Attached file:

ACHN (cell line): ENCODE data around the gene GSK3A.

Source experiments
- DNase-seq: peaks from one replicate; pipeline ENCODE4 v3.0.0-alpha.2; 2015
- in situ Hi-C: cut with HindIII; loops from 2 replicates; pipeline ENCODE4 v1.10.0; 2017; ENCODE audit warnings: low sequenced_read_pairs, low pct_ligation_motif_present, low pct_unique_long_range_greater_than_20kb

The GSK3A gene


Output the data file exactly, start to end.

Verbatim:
ACHN (cell line): ENCODE data around the gene GSK3A.

Source experiments
- DNase-seq: peaks from one replicate; pipeline ENCODE4 v3.0.0-alpha.2; 2015
- in situ Hi-C: cut with HindIII; loops from 2 replicates; pipeline ENCODE4 v1.10.0; 2017; ENCODE audit warnings: low sequenced_read_pairs, low pct_ligation_motif_present, low pct_unique_long_range_greater_than_20kb

The GSK3A gene